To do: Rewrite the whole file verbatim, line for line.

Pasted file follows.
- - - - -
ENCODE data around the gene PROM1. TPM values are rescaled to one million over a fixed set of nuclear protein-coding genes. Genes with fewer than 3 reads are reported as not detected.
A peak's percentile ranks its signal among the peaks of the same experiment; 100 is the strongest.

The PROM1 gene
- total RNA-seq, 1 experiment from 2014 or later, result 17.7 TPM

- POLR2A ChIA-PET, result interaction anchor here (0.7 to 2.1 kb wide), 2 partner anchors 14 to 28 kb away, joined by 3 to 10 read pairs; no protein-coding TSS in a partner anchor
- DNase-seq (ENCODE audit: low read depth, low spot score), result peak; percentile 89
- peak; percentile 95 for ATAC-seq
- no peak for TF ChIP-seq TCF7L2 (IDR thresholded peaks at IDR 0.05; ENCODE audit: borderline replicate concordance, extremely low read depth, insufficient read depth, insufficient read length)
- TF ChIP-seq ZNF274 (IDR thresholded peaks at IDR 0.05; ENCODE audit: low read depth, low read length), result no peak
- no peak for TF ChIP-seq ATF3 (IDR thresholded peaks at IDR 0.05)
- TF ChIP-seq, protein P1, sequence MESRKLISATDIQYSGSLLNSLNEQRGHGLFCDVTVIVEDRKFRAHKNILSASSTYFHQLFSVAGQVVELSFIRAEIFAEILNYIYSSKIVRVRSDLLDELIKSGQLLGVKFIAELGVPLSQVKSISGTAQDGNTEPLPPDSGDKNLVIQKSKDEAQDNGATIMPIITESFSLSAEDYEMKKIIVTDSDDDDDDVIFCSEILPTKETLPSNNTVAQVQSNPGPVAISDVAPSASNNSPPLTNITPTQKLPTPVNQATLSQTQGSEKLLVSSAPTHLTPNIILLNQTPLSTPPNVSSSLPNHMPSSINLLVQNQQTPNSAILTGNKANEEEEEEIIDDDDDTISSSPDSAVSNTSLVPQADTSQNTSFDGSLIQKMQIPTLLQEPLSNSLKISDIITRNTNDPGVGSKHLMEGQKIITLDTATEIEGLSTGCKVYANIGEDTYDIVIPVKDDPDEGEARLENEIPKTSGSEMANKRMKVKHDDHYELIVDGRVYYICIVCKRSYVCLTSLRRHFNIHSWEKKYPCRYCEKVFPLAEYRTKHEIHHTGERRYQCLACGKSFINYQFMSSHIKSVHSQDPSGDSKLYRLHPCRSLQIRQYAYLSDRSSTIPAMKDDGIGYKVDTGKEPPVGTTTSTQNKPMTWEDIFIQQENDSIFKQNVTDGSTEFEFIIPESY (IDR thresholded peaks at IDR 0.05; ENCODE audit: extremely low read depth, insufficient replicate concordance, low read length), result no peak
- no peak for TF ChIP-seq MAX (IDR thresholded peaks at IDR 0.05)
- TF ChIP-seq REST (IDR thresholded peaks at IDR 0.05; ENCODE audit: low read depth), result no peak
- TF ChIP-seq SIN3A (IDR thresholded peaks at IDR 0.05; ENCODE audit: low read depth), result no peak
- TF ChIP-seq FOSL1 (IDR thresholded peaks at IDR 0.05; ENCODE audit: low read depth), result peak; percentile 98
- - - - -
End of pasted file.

ENCODE data around the gene PROM1. TPM values are rescaled to one million over a fixed set of nuclear protein-coding genes. Genes with fewer than 3 reads are reported as not detected.
A peak's percentile ranks its signal among the peaks of the same experiment; 100 is the strongest.

The PROM1 gene
- total RNA-seq, 1 experiment from 2014 or later, result 17.7 TPM

- POLR2A ChIA-PET, result interaction anchor here (0.7 to 2.1 kb wide), 2 partner anchors 14 to 28 kb away, joined by 3 to 10 read pairs; no protein-coding TSS in a partner anchor
- DNase-seq (ENCODE audit: low read depth, low spot score), result peak; percentile 89
- peak; percentile 95 for ATAC-seq
- no peak for TF ChIP-seq TCF7L2 (IDR thresholded peaks at IDR 0.05; ENCODE audit: borderline replicate concordance, extremely low read depth, insufficient read depth, insufficient read length)
- TF ChIP-seq ZNF274 (IDR thresholded peaks at IDR 0.05; ENCODE audit: low read depth, low read length), result no peak
- no peak for TF ChIP-seq ATF3 (IDR thresholded peaks at IDR 0.05)
- TF ChIP-seq, protein P1, sequence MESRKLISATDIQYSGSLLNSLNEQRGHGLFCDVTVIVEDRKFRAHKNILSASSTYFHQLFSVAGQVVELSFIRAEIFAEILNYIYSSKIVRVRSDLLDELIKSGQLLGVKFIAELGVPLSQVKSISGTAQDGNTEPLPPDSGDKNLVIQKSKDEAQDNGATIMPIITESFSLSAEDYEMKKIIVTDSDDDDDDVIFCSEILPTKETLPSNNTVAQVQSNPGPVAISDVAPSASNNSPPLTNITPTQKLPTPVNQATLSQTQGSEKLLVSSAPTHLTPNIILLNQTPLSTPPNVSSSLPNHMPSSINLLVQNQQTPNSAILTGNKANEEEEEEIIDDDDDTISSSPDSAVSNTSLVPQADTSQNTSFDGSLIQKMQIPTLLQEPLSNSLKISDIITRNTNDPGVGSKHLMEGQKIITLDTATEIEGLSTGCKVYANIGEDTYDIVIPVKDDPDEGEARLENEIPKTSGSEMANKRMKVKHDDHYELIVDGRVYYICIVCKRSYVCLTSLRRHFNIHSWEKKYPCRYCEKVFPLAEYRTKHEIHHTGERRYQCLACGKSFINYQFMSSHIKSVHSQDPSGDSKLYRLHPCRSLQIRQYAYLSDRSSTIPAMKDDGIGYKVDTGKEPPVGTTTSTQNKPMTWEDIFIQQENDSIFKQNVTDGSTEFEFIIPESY (IDR thresholded peaks at IDR 0.05; ENCODE audit: extremely low read depth, insufficient replicate concordance, low read length), result no peak
- no peak for TF ChIP-seq MAX (IDR thresholded peaks at IDR 0.05)
- TF ChIP-seq REST (IDR thresholded peaks at IDR 0.05; ENCODE audit: low read depth), result no peak
- TF ChIP-seq SIN3A (IDR thresholded peaks at IDR 0.05; ENCODE audit: low read depth), result no peak
- TF ChIP-seq FOSL1 (IDR thresholded peaks at IDR 0.05; ENCODE audit: low read depth), result peak; percentile 98